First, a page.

Business from Mothers for Mothers

The online environment has provided new opportunities for development of entrepreneurship in this niche

Business from Mothers for Mothers

Hristina Lisnik

Снимка: Kalina Serafimova

616 ~ 5 мин. четене
Автор: Maya Tsaneva

“What do mothers want?” is a question whose answer is worth at least one million dollars. Probably even more, if we trust the statistics on the high growth of the market for baby and children’s goods and services for parents.

According to INKwoodReasearch data from 2016, this market is expected to expand by 4.7% annually in the period 2017-2025. According to a research of Grand View Research, Inc., the increase is even 5.5% with the prospect of profits from this market to reach USD 16.78 billion in 2025. Supermarkets, drugstores and pharmacies are the main channels for distribution of goods of the top four companies in the sector, but the Internet culture, e-commerce and innovation are changing the market. There, the driving force is the parents who are representatives of the Millennial generation (born between 1981 and 2000). They are active online users of information and commerce, they want to live green, despite the urbanization and easily adopt innovations that can enable them to be more mobile and successful as parents and as professionals. They have significant requirements to the products and services related to children and spend more on the family. Last but not least, they are in constant search for something new or a long forgotten old one because the familiar patterns of parenthood are exhausted.

I met the founders of four Bulgarian businesses set up by and for mothers in order to find out how they know what their consumers want, how their companies are developing and what is their competition.

Krasimira Hadzhiivanova and Elisaveta Belobradova founded the “Mayko Mila!” media platform about 3 years ago. It was the first in the information niche of the online media that speaks the tongue of the mothers “without shaking a finger.” They support a community of about 82,000 people, they have published two books, they have established themselves as leaders of opinion and are ambassadors of products, business and social campaigns. They also develop sustainably the “Ole Male” platform in favour of mothers of children with disabilities.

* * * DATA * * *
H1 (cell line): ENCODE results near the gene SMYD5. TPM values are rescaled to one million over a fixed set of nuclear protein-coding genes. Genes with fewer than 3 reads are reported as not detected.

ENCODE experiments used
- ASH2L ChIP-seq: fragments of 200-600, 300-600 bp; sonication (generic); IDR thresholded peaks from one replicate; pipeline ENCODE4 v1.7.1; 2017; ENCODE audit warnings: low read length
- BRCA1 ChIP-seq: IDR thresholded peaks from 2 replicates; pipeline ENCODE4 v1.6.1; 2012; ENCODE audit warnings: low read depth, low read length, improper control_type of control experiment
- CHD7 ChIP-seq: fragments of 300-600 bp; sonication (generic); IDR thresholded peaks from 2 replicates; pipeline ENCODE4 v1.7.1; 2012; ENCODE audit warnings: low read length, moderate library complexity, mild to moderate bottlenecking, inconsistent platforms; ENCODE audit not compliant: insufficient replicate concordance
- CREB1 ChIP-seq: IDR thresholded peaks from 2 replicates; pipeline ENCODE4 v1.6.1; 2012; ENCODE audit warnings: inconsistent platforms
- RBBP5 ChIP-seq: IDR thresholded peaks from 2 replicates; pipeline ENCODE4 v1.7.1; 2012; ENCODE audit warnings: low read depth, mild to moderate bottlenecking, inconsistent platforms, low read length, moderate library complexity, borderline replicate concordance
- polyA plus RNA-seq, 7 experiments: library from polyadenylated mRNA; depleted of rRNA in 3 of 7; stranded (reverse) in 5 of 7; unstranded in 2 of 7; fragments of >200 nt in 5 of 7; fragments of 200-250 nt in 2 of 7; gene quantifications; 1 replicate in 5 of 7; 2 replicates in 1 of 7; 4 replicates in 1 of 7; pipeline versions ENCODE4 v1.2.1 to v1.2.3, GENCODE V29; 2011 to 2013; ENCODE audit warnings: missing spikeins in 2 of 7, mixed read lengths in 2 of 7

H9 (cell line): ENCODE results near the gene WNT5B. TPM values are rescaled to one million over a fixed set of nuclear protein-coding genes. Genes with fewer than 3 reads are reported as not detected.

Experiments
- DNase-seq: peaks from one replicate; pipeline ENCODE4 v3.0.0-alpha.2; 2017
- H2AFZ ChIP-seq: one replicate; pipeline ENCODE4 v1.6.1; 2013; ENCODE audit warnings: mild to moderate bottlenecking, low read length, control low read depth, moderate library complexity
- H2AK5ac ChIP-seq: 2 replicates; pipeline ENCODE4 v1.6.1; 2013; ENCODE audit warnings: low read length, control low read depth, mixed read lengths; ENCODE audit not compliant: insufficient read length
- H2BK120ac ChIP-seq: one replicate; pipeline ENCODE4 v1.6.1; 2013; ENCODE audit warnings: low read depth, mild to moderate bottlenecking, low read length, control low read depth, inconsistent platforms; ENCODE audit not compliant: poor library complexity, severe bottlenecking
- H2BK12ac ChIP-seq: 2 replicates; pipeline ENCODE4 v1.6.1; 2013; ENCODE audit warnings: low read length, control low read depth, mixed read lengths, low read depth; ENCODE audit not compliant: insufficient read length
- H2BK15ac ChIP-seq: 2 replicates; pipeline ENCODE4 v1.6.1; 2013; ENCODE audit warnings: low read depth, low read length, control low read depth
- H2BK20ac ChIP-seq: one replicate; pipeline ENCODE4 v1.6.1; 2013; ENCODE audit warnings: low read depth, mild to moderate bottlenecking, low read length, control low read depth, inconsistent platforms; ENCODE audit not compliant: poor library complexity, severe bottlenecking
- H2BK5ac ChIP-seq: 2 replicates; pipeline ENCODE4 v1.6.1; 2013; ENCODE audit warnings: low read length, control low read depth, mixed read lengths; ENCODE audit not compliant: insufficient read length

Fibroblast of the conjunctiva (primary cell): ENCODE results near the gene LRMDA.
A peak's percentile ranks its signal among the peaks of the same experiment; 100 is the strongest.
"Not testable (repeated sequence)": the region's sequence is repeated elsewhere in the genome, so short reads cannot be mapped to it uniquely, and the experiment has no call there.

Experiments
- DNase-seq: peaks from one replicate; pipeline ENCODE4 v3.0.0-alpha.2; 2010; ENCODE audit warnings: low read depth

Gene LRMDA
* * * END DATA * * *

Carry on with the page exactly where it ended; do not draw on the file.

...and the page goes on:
Denitsa Gospodinova and Tsvetelina Daskalova created one of the first sites in Bulgaria for places and events for children – “Sofia Igrae” (Sofia plays). Architects by education, but also mothers in Sofia, they have developed a media – information portal for suggestions, events, courses and activities for children, where children-related businesses present their initiatives.

Hristina Lisnik is probably one of the most well-known influencers, involved in the development of the so-called “Attachment Parenting.” She created a library for renting slings, “Slingoteka” (Slingrary), 2 years ago. She gives advice on the topic of baby-wearing and baby care for future mothers; she is an ambassador of different brands and social causes.

Iva Dyankova is the owner of one of the two Bulgarian online platforms for baby and children’s goods rental – “Babyrental”. She started her project three years ago and has helped many parents, including foreign tourists, to travel with less baggage.

All four projects are first of their kind and are created because of the immediate need of the mothers who stand behind them.

“When we made “Mayko Mila!”, the niche of the online media for parents was empty and was waiting for someone to appear and write on the topic with a sense of humour, and focus on the mother without reproaching her,” Krasimira says.

Deni adds that Tsveti and she have been driven by their own needs as mothers to find all places and events for children in one place on the Internet. “We did not have a business plan. I think that if we had spent too much time and effort in marketing research and strategies, we would not have created the site at all.”